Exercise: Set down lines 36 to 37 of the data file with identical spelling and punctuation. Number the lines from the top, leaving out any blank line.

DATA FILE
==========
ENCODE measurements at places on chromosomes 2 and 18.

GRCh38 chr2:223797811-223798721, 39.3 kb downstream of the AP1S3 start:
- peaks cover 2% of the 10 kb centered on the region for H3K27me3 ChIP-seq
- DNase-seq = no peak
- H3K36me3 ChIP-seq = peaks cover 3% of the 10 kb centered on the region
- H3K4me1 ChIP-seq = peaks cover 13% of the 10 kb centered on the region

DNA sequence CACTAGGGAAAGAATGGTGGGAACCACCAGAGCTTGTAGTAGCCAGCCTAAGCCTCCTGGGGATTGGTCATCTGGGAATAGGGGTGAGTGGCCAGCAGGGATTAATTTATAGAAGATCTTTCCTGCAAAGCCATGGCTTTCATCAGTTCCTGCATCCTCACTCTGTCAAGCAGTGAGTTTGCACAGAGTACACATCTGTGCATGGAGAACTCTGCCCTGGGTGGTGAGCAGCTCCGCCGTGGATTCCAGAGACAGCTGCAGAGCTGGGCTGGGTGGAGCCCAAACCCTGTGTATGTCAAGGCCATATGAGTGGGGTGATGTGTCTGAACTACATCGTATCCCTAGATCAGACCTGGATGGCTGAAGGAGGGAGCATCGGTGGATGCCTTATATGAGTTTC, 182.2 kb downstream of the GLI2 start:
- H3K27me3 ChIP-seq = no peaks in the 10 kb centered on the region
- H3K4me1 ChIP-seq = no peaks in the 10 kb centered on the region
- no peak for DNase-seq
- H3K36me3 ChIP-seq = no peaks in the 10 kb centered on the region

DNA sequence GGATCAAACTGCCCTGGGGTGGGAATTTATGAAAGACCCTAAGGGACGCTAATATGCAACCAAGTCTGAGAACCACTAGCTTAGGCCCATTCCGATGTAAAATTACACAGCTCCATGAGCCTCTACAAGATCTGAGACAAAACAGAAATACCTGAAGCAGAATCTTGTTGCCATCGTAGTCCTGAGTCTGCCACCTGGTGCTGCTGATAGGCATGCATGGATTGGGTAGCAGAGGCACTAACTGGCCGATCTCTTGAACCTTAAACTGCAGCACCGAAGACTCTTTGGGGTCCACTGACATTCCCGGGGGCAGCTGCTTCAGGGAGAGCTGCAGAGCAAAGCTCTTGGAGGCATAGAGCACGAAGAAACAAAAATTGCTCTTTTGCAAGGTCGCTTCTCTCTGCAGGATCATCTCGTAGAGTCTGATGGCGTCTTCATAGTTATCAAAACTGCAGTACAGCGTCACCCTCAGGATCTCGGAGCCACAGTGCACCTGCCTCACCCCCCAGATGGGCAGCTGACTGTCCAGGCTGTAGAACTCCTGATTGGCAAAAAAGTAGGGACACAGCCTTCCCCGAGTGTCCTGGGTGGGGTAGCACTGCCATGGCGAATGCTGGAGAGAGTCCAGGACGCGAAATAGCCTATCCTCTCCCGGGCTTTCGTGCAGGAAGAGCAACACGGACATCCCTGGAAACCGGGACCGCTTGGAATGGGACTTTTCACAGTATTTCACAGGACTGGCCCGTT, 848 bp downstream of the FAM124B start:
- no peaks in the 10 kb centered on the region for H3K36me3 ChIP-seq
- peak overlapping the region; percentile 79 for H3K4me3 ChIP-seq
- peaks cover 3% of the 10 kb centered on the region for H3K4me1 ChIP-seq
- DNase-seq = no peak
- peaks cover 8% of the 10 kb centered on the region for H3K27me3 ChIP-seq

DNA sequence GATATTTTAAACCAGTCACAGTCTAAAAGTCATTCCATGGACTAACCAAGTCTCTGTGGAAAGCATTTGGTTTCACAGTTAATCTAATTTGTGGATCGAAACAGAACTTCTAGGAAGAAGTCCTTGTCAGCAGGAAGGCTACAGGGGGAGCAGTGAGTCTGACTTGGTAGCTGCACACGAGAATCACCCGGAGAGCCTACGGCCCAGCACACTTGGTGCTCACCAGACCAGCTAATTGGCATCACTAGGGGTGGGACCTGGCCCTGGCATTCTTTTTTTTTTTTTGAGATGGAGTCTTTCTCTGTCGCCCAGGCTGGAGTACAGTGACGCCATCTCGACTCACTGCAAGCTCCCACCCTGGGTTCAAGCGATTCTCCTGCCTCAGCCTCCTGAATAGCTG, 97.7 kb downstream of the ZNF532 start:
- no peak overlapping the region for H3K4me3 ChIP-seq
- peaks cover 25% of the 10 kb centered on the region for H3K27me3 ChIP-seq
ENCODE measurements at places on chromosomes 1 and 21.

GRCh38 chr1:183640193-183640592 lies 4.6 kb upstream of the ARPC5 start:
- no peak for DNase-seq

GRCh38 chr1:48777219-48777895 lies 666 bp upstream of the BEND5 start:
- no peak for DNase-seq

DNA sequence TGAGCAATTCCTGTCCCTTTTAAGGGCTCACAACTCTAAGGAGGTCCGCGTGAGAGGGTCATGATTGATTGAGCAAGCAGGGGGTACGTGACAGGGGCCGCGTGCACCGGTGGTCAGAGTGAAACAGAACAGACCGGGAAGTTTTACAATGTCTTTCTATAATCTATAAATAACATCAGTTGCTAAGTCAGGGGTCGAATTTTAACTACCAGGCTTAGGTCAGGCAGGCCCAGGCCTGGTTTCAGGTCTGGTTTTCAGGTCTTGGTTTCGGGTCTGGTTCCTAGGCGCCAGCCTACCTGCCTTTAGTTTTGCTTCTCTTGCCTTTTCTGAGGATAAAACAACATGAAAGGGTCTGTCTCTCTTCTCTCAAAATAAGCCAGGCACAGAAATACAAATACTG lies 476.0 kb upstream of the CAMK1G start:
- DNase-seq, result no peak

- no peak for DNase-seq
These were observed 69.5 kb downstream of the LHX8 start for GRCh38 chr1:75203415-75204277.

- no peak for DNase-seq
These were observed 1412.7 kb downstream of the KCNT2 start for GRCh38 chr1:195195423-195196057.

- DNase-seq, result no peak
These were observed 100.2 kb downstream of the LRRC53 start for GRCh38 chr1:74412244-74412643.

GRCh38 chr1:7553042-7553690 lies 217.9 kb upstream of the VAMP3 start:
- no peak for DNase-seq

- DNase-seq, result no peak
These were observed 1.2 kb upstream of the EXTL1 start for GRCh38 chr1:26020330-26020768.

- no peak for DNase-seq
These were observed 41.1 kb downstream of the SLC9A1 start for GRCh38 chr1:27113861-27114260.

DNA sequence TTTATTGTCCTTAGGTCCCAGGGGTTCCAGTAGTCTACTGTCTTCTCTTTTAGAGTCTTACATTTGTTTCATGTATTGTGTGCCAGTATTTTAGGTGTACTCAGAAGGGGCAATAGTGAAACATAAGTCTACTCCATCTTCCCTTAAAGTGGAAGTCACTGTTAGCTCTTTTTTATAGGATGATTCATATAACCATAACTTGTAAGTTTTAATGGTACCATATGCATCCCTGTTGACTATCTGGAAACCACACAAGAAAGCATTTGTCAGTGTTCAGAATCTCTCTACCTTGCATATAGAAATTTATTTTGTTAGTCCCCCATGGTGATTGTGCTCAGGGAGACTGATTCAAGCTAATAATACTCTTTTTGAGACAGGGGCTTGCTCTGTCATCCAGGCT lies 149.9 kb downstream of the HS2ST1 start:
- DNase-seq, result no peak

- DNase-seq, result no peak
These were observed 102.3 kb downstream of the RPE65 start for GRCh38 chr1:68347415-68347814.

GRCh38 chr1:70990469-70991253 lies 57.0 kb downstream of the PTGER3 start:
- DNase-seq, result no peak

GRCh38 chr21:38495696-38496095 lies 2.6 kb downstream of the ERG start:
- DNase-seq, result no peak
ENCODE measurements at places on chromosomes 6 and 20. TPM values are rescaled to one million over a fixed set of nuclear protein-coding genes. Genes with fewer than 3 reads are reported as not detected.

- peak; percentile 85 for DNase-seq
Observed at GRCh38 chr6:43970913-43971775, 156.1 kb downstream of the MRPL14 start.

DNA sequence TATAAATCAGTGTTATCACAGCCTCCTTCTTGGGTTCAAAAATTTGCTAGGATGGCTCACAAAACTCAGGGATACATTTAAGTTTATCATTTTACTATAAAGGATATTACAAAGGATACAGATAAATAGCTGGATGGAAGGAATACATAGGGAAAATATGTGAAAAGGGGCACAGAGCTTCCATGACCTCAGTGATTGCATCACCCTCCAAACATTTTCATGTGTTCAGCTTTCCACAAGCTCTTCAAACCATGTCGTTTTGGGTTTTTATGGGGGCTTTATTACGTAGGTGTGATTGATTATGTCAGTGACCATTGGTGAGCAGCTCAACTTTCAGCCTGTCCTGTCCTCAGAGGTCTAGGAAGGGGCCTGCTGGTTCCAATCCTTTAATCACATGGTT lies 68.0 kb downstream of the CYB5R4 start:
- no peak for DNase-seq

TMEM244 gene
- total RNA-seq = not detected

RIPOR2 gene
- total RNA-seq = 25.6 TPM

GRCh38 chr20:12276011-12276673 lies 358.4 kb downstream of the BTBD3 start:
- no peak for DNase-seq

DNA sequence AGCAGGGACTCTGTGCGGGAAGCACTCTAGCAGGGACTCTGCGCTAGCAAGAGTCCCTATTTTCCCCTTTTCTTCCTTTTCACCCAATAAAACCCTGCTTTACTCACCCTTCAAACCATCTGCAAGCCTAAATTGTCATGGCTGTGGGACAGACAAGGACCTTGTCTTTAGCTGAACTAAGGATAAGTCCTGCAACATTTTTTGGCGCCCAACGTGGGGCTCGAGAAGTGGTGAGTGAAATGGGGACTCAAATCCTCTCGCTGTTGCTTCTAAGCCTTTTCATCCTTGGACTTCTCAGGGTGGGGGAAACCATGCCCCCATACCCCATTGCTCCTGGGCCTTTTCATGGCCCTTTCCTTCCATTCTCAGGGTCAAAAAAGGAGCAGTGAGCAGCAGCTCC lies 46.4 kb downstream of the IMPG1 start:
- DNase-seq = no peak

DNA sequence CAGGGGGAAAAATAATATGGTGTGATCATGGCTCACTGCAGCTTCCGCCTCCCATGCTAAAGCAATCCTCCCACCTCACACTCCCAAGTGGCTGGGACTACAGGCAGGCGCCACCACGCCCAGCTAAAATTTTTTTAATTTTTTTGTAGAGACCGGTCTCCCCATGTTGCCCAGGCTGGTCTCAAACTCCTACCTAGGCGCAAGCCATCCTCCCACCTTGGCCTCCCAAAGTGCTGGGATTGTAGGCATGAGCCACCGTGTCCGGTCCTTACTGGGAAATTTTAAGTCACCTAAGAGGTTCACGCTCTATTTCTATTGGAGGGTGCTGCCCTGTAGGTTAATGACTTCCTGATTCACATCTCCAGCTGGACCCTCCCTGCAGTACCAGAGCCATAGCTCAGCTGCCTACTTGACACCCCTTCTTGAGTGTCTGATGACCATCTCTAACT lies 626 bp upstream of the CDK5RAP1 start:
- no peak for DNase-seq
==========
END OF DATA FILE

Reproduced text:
- DNase-seq, result no peak
These were observed 1.2 kb upstream of the EXTL1 start for GRCh38 chr1:26020330-26020768.